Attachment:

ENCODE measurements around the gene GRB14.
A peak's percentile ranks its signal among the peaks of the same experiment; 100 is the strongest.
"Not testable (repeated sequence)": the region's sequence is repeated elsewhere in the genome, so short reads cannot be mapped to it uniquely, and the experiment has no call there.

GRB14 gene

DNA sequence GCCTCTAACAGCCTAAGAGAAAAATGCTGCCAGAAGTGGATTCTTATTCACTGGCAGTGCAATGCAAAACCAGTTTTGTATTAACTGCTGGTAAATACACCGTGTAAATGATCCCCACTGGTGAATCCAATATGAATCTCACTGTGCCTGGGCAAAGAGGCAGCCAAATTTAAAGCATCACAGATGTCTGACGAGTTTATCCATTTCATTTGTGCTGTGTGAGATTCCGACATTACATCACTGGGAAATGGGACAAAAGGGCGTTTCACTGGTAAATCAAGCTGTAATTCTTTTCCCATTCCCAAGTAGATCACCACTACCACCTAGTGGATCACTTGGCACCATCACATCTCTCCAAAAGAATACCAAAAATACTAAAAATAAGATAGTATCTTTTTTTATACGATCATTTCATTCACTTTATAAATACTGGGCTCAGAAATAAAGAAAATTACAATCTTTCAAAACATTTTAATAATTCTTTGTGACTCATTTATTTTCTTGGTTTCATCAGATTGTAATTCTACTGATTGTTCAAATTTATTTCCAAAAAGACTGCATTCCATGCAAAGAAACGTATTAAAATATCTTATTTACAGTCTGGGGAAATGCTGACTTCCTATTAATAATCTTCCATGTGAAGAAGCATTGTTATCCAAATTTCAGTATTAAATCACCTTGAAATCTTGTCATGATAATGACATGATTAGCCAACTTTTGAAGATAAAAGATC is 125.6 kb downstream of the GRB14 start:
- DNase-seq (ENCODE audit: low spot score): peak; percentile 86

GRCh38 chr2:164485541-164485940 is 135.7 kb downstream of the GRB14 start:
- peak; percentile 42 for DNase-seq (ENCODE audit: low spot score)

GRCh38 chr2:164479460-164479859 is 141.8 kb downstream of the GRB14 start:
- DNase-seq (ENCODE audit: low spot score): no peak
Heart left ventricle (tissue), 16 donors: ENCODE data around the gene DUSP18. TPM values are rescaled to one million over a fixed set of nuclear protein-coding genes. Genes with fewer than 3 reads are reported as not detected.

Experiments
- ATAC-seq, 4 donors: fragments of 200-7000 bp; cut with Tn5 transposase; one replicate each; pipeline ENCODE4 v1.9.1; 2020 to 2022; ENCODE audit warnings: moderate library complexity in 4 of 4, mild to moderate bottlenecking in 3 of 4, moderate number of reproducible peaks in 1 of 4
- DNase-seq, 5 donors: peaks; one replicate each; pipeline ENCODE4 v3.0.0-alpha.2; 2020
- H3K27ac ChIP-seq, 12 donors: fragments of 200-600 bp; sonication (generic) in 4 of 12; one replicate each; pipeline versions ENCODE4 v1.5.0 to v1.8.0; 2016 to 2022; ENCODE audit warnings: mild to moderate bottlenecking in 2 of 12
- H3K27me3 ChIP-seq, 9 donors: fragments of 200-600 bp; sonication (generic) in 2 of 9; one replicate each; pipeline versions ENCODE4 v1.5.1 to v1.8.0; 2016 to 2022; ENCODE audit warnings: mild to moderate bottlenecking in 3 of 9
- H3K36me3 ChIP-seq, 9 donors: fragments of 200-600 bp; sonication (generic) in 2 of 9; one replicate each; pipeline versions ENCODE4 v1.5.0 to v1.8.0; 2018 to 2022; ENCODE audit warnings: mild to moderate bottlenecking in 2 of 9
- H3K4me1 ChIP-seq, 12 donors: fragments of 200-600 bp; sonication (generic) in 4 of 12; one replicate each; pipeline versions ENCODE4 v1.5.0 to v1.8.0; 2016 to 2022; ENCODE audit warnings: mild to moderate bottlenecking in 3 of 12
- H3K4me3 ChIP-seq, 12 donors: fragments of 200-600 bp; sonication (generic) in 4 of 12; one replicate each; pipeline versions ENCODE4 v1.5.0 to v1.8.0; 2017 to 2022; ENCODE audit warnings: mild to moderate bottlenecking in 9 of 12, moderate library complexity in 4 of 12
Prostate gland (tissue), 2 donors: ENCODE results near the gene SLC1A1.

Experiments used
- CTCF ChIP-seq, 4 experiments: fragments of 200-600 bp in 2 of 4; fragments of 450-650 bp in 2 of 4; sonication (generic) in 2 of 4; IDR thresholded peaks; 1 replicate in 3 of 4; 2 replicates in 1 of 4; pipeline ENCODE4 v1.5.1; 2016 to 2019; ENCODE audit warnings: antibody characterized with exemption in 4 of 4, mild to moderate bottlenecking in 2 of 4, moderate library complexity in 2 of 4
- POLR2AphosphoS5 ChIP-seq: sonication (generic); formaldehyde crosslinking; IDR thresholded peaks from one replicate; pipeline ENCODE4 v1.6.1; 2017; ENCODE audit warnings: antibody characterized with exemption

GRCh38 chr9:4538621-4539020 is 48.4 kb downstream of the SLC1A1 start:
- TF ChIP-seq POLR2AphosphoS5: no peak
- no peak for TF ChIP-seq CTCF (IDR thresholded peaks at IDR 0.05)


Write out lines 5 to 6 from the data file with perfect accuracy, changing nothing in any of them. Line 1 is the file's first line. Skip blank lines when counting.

DNA sequence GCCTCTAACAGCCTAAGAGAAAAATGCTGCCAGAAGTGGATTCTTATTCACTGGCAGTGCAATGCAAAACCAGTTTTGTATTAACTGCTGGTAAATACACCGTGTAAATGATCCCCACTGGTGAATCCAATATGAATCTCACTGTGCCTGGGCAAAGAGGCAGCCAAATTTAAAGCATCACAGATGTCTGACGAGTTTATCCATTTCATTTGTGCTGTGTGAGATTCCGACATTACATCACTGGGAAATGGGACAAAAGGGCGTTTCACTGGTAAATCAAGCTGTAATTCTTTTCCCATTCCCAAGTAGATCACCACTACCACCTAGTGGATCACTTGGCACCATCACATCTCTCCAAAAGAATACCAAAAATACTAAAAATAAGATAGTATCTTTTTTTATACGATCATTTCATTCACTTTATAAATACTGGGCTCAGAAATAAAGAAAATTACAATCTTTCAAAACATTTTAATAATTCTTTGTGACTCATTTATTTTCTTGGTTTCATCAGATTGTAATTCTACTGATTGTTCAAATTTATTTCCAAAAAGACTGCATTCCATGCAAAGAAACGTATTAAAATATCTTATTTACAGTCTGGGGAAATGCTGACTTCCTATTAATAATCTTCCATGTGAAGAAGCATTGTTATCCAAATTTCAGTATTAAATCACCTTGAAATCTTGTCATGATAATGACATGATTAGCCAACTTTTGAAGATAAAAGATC is 125.6 kb downstream of the GRB14 start:
- DNase-seq (ENCODE audit: low spot score): peak; percentile 86